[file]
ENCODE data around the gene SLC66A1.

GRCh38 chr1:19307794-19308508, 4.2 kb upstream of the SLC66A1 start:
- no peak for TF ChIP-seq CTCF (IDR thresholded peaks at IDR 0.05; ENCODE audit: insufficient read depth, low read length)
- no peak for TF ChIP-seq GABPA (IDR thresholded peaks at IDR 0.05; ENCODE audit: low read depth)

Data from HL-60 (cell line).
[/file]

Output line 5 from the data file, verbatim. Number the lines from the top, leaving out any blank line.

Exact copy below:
Data from HL-60 (cell line).